With not many hours left until launch, Windows 10 is still very obviously a service that is sill being serviced and the pressure is on at Microsoft. NVIDIA users have discovered that having a clearly drawn display is not something they are likely to have by launch day, much to the amusement of us AMD users. Until this week those used to uninstalling programs with the Control Panel as opposed to the new procedure of heading to Settings -> System -> Apps & features will find they are punished for their temerity with a Windows Explorer crash, certainly an interesting choice to reinforce the new behaviour. Less common, though still frequent enough for The Register to make note of and for a patch to be released yesterday is a similar crash if you were to disable an active network connection manually.
Surface users may have noticed new firmware arriving to mitigate some of the compatibility issues Windows 10 testers have used, though there is not that much time left to test them en masse, the fact that the tablets were built by Microsoft should help ensure the updates are stable and useful. Not so much for other tablets as The Register shows in this story.
Creating a new version of an OS is a non-trivial task and for the most part Windows 10 should be ready for a consumer release this week. Microsoft have changed a lot about the look and function of Windows and made even more changes to their business model and licensing. The real hurdle is Enterprise, the huge customer base that ignored Windows 8(.x) and to a lesser extent Windows 7. With the stability and functionality of the OS already in question, will the poorly communicated changes to the licensing models of Windows 10 mean that we will once again see extremely slow or non-existent adoption in Enterprise and even SMB for that matter?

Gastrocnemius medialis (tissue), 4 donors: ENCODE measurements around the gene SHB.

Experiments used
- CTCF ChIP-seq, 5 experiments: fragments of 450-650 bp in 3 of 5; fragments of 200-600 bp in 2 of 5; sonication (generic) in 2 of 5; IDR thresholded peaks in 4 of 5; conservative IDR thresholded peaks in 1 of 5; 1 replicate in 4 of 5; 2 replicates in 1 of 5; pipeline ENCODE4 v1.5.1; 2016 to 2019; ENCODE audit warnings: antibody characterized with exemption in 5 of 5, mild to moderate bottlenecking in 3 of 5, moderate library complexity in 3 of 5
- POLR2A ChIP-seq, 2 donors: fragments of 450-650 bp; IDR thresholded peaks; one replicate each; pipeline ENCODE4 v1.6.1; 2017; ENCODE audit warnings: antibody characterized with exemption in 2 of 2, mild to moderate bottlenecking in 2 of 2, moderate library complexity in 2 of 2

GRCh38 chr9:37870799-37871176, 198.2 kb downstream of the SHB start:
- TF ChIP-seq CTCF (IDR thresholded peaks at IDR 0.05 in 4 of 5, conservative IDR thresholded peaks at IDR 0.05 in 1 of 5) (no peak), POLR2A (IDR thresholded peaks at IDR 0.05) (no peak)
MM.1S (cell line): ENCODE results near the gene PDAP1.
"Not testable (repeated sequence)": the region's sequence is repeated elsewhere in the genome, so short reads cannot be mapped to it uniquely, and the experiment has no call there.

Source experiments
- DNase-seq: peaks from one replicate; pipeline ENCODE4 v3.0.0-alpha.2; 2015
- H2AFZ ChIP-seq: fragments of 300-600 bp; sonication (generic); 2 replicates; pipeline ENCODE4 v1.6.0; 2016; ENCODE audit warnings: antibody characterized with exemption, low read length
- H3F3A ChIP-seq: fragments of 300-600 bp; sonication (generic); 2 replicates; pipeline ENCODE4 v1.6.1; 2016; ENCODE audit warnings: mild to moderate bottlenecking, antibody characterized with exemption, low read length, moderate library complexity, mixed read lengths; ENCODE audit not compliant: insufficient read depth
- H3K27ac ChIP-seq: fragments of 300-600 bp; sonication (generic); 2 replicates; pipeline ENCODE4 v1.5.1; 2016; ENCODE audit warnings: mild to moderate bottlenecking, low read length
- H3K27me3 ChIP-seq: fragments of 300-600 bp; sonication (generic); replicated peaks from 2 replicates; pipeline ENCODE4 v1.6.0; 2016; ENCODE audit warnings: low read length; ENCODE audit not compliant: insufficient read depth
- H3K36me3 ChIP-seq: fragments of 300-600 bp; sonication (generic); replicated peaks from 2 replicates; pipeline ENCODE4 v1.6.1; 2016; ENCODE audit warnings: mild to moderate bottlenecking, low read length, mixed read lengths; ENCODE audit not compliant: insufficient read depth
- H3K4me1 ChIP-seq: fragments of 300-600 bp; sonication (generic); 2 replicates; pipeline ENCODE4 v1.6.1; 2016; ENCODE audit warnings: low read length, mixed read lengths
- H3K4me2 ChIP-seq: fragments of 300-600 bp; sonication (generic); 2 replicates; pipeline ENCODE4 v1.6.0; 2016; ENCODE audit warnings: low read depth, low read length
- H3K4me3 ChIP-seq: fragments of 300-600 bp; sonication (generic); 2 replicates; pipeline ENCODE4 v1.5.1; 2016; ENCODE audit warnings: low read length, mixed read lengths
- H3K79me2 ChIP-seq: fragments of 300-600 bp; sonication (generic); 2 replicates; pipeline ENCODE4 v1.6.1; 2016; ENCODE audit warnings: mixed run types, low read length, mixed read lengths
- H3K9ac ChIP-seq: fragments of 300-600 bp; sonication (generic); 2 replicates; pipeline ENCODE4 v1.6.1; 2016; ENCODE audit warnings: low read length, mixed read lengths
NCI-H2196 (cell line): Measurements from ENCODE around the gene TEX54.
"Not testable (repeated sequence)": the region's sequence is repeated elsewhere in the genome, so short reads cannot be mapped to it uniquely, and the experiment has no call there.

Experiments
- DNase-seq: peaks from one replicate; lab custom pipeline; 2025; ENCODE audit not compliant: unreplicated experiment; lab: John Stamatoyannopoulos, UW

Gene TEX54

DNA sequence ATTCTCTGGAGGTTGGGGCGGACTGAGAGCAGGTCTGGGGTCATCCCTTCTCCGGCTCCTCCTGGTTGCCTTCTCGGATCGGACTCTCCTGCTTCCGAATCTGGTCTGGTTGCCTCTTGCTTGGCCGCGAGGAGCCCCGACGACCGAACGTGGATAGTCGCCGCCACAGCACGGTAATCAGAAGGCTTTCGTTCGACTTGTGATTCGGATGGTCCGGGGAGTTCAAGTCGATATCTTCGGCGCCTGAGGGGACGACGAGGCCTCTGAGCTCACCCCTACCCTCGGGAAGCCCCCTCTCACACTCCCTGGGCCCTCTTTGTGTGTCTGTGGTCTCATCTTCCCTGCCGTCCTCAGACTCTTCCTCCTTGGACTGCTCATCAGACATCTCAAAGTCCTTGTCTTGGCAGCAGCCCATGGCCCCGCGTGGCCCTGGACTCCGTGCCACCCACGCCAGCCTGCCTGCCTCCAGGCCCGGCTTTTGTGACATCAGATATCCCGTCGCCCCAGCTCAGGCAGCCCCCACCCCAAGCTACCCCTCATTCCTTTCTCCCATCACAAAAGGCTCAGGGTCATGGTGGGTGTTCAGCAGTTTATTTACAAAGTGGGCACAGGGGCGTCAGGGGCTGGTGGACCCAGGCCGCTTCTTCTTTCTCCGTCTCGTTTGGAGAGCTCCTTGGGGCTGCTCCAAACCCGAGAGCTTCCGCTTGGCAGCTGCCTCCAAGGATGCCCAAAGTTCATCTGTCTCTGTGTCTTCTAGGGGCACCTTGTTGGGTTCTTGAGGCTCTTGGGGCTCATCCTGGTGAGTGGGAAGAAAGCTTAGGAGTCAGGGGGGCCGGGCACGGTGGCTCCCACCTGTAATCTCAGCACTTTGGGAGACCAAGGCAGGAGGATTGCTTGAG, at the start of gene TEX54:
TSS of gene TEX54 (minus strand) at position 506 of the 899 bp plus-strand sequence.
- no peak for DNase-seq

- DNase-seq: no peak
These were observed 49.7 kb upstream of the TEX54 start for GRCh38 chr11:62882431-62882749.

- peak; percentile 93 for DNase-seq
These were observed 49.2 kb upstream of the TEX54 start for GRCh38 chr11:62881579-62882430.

"Build 10240, which was released to the Windows Insider program two weeks ago, is widely considered to be the "release to manufacturing" (RTM) build, even though Redmond itself says the RTM concept doesn't apply in its brave new world of Windows as a Service."
Here is some more Tech News from around the web:
- Plexistor's latest box sounds a lot like flash memory as virtual DRAM @ The Register
- Chrome Extension Thwarts User Profiling Based On Typing Behavior @ Slashdot
- Controlling a Robot with a Wearable Lego Exosuit @ MAKE:Blog
- Ballmer's billion-dollar blunders: When he gambled Microsoft's money and lost @ The Register
- Hold that upgrade: Critical bug in .NET 4.6 'breaks applications' @ The Register